Ovary pain during pregnancy may be related to implantation, changes in hormones, or something more serious like a miscarriage. Always let your doctor know if you are experiencing ovarian pain.

Pregnancy causes a lot of changes to the body. Some of those changes can cause mild discomfort or light cramping in the area around your ovaries. Ovary pain may cause pain on one side of your lower abdominal or pelvic area. It can also sometimes cause pain in the back or thigh.

Ovary pain may be a sign that implantation is occurring, or it could be a response to the change in hormones that you’ll experience in early pregnancy.

Any serious ovary pain should be reported to your doctor. Seek immediate medical attention if you’re pregnant and experience sharp or long-lasting pain accompanied by:

  • nausea
  • vaginal bleeding
  • fever
  • feeling faint
  • vomiting

Read on to learn more about causes for ovary pain in early pregnancy and when to seek medical help.

The following may cause pain in the area of your ovaries in early pregnancy.

Ectopic pregnancy

Ectopic pregnancy occurs when a fertilized egg attaches itself in a place other than the inside of the uterus, usually in the fallopian tubes.

Symptoms include:

  • sharp or stabbing pain, usually on one side of the pelvis or abdomen
  • vaginal bleeding that’s heavier or lighter than your normal period
  • weakness, dizziness, or fainting
  • gastrointestinal or stomach discomfort

Seek medical help right away if you think you’re experiencing an ectopic pregnancy. Ectopic pregnancies are not viable, and, left untreated, may result in a ruptured fallopian tube or other serious complications.


A miscarriage is the loss of a pregnancy before 20 weeks.

Possible symptoms include:

  • vaginal bleeding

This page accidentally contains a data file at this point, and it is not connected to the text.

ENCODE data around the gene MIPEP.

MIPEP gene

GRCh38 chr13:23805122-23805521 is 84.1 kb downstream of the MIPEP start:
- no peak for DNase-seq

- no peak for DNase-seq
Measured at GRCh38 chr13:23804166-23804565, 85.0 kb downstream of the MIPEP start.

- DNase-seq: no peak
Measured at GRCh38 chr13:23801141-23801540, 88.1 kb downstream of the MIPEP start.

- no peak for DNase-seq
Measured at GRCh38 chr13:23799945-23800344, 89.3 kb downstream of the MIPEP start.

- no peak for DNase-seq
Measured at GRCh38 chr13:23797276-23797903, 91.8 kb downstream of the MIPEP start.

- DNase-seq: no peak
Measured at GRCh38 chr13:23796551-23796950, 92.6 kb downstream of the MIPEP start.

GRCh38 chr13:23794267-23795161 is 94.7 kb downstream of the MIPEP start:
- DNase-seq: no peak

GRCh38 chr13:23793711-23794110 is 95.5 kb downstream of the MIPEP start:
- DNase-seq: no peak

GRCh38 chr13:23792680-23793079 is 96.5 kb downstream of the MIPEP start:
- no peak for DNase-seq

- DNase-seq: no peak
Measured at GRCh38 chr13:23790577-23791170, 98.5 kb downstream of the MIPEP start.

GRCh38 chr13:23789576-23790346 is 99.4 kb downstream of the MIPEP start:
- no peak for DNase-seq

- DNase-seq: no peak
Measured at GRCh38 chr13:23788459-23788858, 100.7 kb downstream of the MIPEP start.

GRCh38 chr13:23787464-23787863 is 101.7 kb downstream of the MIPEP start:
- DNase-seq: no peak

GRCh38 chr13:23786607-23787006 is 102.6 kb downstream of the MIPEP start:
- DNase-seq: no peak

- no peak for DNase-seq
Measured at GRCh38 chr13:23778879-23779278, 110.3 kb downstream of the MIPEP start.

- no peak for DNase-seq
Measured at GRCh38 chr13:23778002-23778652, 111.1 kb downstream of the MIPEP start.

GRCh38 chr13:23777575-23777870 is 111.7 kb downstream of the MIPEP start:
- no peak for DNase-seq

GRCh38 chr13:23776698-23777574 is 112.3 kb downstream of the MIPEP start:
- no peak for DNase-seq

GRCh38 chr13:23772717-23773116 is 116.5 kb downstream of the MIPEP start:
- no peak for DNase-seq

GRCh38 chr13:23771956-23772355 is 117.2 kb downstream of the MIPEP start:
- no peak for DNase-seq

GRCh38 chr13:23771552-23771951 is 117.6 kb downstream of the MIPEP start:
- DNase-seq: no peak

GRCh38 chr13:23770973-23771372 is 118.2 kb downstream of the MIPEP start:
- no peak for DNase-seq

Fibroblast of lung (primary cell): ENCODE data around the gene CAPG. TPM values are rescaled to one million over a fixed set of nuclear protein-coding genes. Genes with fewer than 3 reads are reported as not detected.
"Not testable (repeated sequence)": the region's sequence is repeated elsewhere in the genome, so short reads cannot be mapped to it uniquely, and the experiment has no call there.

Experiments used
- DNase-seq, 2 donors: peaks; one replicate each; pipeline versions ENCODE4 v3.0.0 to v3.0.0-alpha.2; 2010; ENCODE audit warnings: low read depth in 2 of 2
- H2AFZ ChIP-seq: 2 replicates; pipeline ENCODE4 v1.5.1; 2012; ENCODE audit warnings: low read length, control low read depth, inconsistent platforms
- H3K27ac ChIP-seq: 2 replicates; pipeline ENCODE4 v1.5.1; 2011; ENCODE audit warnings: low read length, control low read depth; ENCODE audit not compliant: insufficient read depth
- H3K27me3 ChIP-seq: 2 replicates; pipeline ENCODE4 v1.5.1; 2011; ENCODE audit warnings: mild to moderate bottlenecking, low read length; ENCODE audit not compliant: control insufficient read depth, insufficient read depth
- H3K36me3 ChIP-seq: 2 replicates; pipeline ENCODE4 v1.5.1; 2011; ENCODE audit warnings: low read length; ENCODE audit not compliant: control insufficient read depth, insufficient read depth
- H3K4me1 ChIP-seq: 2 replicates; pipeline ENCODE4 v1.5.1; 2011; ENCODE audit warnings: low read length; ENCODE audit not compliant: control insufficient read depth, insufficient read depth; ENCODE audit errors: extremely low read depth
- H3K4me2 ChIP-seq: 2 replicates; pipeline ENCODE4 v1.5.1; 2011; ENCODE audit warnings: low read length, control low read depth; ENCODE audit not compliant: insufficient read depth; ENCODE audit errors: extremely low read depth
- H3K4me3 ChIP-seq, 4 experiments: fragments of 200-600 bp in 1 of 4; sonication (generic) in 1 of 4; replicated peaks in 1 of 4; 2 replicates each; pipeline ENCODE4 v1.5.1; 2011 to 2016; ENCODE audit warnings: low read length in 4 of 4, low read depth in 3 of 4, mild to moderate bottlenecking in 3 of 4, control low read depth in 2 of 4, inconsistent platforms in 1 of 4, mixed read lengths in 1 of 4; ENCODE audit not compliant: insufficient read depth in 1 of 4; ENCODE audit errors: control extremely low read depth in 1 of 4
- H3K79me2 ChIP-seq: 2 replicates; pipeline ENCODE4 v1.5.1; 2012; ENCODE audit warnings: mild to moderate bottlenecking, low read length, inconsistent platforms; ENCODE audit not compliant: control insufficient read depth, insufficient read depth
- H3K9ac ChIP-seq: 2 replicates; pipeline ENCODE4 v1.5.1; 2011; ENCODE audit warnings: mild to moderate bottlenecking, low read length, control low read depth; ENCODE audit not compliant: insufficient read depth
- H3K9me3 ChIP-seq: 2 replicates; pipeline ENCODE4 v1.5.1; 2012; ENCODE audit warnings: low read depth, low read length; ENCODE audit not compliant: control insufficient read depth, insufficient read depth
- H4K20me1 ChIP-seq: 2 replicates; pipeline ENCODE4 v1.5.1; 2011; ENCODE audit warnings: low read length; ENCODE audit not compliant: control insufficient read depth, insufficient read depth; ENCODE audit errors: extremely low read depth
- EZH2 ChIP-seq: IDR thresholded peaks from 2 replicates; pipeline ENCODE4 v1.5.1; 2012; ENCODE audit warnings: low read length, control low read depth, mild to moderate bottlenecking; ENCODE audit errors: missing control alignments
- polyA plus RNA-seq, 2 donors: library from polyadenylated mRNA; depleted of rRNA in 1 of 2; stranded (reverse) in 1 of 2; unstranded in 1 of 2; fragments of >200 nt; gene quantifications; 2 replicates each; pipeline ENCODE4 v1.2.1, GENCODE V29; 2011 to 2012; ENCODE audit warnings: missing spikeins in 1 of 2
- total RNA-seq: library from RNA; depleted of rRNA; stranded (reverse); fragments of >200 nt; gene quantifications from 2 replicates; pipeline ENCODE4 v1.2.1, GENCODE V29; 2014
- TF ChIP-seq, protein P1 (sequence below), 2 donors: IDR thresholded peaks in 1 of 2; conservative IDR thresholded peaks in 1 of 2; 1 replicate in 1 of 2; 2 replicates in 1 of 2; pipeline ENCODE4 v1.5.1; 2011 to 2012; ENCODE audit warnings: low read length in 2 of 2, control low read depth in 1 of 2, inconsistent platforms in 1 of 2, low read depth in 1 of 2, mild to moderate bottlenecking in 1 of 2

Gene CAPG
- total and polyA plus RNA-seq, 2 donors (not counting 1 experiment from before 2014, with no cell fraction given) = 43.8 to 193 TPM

• pelvic pain, low back pain, or abdominal pain
  • passing tissue or discharge through the vagina

Let your doctor know if you’re experiencing miscarriage symptoms. There’s no way to stop a miscarriage, but in some cases, medication or surgery is needed to prevent complications.

Ovarian cyst

Most ovarian cysts are asymptomatic and harmless. But cysts that continue to grow can rupture or twist, or cause complications during pregnancy and delivery.

Symptoms may include:

  • pelvic pain, which may be isolated to one side
  • abdominal fullness, heaviness, or bloating
  • pain with fever or vomiting

Seek medical help if you have sharp or stabbing pain, especially with fever or vomiting. You should also let your OB-GYN know if you have a known ovarian cyst. They may want to monitor the cyst throughout your pregnancy.

Ovarian rupture and torsion

An ovarian rupture is a medical emergency. It can cause internal bleeding.

Ovarian torsion is also a medical emergency where a large cyst causes an ovary to twist or move from its original position. This can cut off blood supply to the ovary.

Symptoms of a rupture or torsion may include:

  • severe or sharp pelvic pain, sometimes isolated to one side
  • fever
  • dizziness
  • rapid breathing

Always let the hospital staff know if you’re pregnant and all your symptoms. You may need an ultrasound or MRI. Your doctor can then determine if surgery is necessary or recommend alternative treatment options.

Other possible causes

Other causes of pain near your ovaries during early pregnancy may include:

  • gastrointestinal or stomach issues